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US cabbage growers have the market to themselves
“Supply of cabbage is good right now. We’re now cutting in Carolina and Delaware and we’ll start in Georgia starting next week,” says Calvert Cullen of Va.-based Northampton Growers Produce Sales Inc., which mostly grows cabbage for retail with a smaller segment of larger cabbage for foodservice. “The supplies are just about the same as last year.”
U.S. suppliers are enjoying having the market to themselves right now. “Luckily we don't have to fight the imported cabbage deal right now. There is a little bit of storage cabbage in Canada but we grow strictly fresh market cabbage which is a different type of cabbage. So our trade, unless you’re a processor, Canadian cabbage is really a different animal,” says Cullen “We won’t feel any pressure really until Mexico starts. Everything in the U.S., we’re all on the same page.”
Last year, the U.S. competed heavily with imported cabbage from Mexico. “Come the end of December, from then on, we have to fight with them all the time and they’ll send it across the border for nothing,” he says.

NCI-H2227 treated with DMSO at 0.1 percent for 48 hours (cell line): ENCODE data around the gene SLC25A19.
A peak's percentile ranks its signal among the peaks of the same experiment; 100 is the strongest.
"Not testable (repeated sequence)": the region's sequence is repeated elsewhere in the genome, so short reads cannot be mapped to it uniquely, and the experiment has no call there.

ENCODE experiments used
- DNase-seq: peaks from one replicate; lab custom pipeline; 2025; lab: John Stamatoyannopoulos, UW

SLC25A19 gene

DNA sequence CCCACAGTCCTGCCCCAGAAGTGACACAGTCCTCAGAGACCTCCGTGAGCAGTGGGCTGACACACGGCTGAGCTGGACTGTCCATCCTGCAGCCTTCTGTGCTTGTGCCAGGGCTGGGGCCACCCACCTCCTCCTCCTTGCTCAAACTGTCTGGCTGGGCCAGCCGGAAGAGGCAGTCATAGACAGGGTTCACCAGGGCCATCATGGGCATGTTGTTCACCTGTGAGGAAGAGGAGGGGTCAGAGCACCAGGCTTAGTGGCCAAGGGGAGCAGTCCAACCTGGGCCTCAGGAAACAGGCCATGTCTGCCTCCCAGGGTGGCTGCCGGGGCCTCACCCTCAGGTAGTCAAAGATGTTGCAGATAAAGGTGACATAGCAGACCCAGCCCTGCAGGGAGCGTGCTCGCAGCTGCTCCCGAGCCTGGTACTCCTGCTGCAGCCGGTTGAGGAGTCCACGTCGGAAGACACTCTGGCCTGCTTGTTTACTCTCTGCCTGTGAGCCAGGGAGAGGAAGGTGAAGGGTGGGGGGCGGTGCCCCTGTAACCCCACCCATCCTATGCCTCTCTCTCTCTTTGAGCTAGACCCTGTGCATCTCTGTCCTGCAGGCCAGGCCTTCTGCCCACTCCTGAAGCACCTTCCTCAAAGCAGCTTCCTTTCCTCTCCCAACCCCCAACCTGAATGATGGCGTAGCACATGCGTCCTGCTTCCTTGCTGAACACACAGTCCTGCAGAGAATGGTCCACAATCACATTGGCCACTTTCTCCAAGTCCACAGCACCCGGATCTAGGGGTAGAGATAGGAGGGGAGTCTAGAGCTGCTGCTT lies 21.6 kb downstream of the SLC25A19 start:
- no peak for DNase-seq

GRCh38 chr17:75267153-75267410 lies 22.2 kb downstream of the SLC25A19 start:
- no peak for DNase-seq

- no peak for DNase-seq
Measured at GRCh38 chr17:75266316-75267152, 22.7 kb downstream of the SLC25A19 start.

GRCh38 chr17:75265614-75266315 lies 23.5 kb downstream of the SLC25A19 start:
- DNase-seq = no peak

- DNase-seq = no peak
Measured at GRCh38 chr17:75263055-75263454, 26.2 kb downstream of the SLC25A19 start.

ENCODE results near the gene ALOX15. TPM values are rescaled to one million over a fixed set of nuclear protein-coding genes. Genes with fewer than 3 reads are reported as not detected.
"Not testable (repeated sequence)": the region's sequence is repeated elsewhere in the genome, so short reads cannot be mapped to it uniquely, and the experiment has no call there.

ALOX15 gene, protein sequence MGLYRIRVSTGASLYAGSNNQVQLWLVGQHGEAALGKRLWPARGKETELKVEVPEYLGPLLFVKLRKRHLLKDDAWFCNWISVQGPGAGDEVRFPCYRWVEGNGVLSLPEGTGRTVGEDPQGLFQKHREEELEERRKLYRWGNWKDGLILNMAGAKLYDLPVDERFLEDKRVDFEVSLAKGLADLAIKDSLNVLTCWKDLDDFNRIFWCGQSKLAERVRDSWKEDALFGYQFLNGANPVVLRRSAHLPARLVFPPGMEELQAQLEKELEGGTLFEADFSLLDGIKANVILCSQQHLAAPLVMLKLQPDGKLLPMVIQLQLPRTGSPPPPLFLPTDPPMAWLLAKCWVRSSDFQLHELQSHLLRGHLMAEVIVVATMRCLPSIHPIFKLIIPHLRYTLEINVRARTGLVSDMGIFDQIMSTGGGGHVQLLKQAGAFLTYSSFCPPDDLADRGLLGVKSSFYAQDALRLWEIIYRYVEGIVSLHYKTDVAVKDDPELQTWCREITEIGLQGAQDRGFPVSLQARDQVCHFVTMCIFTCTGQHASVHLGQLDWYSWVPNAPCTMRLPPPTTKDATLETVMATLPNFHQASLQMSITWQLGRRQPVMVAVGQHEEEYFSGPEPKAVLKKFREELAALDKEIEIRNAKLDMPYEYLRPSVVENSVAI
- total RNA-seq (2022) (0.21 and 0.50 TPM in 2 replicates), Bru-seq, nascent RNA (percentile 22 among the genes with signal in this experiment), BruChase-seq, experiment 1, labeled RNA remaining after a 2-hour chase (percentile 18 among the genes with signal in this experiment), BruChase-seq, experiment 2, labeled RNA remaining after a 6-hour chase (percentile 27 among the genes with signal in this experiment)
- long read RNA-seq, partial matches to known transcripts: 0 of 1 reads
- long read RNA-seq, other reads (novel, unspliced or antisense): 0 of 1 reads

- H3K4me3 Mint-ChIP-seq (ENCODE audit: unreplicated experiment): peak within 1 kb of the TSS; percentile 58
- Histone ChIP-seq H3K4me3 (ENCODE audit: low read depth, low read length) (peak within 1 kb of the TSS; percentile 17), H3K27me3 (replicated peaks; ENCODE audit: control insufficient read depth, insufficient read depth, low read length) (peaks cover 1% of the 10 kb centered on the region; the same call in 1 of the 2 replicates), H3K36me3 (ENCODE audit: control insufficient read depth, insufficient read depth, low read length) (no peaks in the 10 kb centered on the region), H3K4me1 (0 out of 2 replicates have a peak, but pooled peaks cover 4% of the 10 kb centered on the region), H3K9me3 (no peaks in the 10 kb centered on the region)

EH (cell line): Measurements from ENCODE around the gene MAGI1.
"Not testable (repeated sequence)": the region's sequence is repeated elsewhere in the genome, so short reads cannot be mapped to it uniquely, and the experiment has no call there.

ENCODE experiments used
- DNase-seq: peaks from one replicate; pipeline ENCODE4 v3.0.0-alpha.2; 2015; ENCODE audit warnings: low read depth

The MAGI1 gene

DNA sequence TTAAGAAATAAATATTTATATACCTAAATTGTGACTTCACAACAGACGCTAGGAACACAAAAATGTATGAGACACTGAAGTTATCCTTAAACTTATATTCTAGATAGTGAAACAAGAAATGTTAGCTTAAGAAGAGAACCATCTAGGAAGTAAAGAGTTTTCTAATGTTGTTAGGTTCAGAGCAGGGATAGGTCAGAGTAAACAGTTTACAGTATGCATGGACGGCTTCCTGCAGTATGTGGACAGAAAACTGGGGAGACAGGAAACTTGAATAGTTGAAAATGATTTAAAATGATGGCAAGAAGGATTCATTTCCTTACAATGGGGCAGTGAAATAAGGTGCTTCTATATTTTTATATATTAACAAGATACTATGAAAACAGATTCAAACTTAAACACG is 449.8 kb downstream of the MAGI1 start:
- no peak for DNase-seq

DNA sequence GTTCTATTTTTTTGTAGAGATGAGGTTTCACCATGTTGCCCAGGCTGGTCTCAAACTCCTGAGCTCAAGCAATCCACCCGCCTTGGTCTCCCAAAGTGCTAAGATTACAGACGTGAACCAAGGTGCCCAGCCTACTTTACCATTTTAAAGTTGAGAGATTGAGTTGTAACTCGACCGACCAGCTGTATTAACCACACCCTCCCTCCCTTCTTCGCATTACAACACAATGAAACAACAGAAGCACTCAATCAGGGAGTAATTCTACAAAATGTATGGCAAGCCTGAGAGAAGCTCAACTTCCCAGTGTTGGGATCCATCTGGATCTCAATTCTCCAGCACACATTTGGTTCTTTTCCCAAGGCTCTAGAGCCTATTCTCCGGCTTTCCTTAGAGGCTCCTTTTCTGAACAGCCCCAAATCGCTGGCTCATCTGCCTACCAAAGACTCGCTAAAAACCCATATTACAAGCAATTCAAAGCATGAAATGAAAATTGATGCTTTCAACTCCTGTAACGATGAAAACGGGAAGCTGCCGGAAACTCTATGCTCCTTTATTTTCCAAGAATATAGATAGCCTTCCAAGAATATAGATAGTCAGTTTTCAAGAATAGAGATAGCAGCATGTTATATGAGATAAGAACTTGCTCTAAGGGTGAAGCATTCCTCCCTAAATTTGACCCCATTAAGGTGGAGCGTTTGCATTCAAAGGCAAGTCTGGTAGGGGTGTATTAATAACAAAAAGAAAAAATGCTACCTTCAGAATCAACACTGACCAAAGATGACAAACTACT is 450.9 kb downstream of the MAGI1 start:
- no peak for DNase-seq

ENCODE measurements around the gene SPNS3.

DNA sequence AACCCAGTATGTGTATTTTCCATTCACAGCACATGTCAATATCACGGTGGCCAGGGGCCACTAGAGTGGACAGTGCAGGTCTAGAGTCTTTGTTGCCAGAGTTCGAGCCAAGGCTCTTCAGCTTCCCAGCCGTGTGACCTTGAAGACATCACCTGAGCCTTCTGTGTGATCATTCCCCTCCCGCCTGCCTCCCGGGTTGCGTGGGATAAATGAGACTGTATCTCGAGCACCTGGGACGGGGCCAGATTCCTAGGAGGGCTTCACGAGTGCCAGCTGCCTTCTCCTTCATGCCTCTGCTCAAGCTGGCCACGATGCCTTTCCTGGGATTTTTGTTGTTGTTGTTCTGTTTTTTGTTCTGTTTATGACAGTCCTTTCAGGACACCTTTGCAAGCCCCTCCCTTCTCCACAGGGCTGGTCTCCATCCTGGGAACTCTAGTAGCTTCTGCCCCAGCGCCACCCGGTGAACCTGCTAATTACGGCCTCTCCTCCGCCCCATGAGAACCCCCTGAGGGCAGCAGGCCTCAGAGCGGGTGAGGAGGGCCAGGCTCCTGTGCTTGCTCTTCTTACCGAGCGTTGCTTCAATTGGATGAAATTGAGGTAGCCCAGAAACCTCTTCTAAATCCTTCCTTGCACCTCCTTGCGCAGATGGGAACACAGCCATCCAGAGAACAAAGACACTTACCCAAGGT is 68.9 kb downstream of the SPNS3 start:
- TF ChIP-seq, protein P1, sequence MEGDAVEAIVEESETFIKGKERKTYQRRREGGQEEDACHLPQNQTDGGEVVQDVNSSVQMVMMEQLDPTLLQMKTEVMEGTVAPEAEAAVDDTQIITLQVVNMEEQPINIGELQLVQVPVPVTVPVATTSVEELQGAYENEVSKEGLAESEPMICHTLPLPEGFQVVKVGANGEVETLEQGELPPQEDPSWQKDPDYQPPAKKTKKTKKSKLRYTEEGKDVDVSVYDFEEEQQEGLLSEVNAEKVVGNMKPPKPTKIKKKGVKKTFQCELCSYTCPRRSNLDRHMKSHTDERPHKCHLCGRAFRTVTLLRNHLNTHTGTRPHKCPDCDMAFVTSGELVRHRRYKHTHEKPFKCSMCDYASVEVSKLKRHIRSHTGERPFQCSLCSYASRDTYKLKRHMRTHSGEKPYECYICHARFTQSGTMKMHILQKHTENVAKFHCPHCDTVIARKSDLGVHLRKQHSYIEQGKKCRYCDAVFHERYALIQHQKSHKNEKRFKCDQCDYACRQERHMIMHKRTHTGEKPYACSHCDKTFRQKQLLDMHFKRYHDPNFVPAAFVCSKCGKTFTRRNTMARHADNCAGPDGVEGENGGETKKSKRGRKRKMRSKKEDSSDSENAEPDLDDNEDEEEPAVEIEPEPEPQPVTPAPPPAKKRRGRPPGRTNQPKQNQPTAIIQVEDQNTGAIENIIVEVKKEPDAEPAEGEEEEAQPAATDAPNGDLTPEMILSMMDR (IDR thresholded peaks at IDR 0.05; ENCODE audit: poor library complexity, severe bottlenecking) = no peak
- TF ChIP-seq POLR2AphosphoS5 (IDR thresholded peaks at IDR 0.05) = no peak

Meanwhile demand for cabbage has been steady and will likely see an increase soon. “As the season increases, especially with certain holidays such as Thanksgiving and Christmas and New Year’s coming up, for the holidays we’ll see demand will pick up,” says Cullen.
This means pricing, which is on par with 2016’s prices, is stable and has been what Cullen describes as “middle of the road” since Mexico last finished its cabbage season.
“In the next couple of weeks, demand will increase as we move towards the holidays, but supplies will also increase as everybody starts the Georgia crops,” he says. “Sometimes, depending on how much supply comes out of Georgia, with the holiday demand, the market will either increase a little bit because there’s not enough demand or if everybody’s production comes in heavy, then they’ll just stay stable like it is now.”
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